2. Pick figs and eat them.  If you are lucky enough to be in Greece during the months of July, August, September then you will be in wild food harvesting heaven.

Greek figs on The Culinary Linguists blog #Greece

3.  Keep an eye out for summer fruit trees.  A simple mountain walk in the afternoon will lead you to picking fresh public produce from the fruit trees.  Below is a modest harvest of bite size Grecian yellow plums.

Picking plums on The Culinary Linguists blog #Greece

Greek food on The Culinary Linguists blog #GreeceGreek village cats on The Culinary Linguists blog #Greece

4.  Visit the local cheese dairy and choose the best tasting Feta made from Goat’s milk.  If there are different cheese varieties, buy a small portion of Manouri cheese and fry it up on a skillet at home.

ImageGreek food and cheese on The Culinary Linguists blog #GreeceImage

5. Pick fresh tomatoes from the vine and prepare a traditional Greek village salad:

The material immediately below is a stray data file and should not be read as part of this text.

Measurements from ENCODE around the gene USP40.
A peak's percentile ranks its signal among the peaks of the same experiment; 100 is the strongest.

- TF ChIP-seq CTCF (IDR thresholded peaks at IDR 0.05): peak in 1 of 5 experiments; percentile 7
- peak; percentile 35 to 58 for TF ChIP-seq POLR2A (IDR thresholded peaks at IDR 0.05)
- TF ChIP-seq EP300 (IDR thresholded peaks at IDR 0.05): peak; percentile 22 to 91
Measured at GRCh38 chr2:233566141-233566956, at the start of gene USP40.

Greek salad recipe

2 large tomatoes (cut into bite size chunks)

Put in a medium-sized bowl and add salt to taste.  Toss the tomatoes so the salt draws out the juices.

Add a half a long thin cucumber (cut into half slices)

1/4 of red onion (cut into thin slices)

1/2 green pepper (cut into thin slices)

Mix the salad together.

Drizzle Extra Virgin Olive Oil over the salad and a pinch of fresh or dried oregano.

1 slice of your fresh feta cheese (portion to your desire)

Place feta on top of the salad and sprinkle more oregano and drizzle more oil.

Add 5-7  marinated olives to the salad.

Grab forks and dive in.

(Note: Once you’ve finished you salad, leave an extra piece of Greek village bread and soak up all the golden juice: salt, tomato juice, oil and oregano, leaving your bowl clean.